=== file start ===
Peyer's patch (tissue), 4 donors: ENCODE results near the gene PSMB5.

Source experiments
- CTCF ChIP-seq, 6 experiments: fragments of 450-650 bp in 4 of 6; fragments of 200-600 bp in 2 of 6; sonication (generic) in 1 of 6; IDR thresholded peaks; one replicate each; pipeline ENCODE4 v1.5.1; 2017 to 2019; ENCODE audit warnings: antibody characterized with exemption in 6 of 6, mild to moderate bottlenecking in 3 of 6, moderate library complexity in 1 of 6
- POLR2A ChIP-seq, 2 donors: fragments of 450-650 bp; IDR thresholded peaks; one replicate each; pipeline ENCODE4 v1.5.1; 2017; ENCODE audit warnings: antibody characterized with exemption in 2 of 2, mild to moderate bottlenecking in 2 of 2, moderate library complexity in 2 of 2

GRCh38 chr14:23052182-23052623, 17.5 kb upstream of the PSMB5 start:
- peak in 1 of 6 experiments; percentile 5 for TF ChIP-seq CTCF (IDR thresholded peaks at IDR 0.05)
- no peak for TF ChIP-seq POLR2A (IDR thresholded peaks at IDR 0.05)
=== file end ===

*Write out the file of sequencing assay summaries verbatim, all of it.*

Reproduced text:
Peyer's patch (tissue), 4 donors: ENCODE results near the gene PSMB5.

Source experiments
- CTCF ChIP-seq, 6 experiments: fragments of 450-650 bp in 4 of 6; fragments of 200-600 bp in 2 of 6; sonication (generic) in 1 of 6; IDR thresholded peaks; one replicate each; pipeline ENCODE4 v1.5.1; 2017 to 2019; ENCODE audit warnings: antibody characterized with exemption in 6 of 6, mild to moderate bottlenecking in 3 of 6, moderate library complexity in 1 of 6
- POLR2A ChIP-seq, 2 donors: fragments of 450-650 bp; IDR thresholded peaks; one replicate each; pipeline ENCODE4 v1.5.1; 2017; ENCODE audit warnings: antibody characterized with exemption in 2 of 2, mild to moderate bottlenecking in 2 of 2, moderate library complexity in 2 of 2

GRCh38 chr14:23052182-23052623, 17.5 kb upstream of the PSMB5 start:
- peak in 1 of 6 experiments; percentile 5 for TF ChIP-seq CTCF (IDR thresholded peaks at IDR 0.05)
- no peak for TF ChIP-seq POLR2A (IDR thresholded peaks at IDR 0.05)